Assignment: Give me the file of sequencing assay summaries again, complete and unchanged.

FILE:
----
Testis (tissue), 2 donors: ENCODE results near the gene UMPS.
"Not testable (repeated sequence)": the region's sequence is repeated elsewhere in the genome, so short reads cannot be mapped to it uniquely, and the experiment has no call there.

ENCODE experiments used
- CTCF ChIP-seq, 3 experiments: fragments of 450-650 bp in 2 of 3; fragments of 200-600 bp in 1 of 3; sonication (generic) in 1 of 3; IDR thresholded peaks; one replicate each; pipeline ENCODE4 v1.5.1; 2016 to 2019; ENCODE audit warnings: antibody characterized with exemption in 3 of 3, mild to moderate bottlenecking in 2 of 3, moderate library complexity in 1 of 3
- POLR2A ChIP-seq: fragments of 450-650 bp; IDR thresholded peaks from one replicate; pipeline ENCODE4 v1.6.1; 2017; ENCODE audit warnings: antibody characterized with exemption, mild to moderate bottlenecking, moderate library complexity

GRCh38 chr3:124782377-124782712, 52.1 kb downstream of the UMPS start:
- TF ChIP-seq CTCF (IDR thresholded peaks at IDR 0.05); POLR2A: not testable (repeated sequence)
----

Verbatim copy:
Testis (tissue), 2 donors: ENCODE results near the gene UMPS.
"Not testable (repeated sequence)": the region's sequence is repeated elsewhere in the genome, so short reads cannot be mapped to it uniquely, and the experiment has no call there.

ENCODE experiments used
- CTCF ChIP-seq, 3 experiments: fragments of 450-650 bp in 2 of 3; fragments of 200-600 bp in 1 of 3; sonication (generic) in 1 of 3; IDR thresholded peaks; one replicate each; pipeline ENCODE4 v1.5.1; 2016 to 2019; ENCODE audit warnings: antibody characterized with exemption in 3 of 3, mild to moderate bottlenecking in 2 of 3, moderate library complexity in 1 of 3
- POLR2A ChIP-seq: fragments of 450-650 bp; IDR thresholded peaks from one replicate; pipeline ENCODE4 v1.6.1; 2017; ENCODE audit warnings: antibody characterized with exemption, mild to moderate bottlenecking, moderate library complexity

GRCh38 chr3:124782377-124782712, 52.1 kb downstream of the UMPS start:
- TF ChIP-seq CTCF (IDR thresholded peaks at IDR 0.05); POLR2A: not testable (repeated sequence)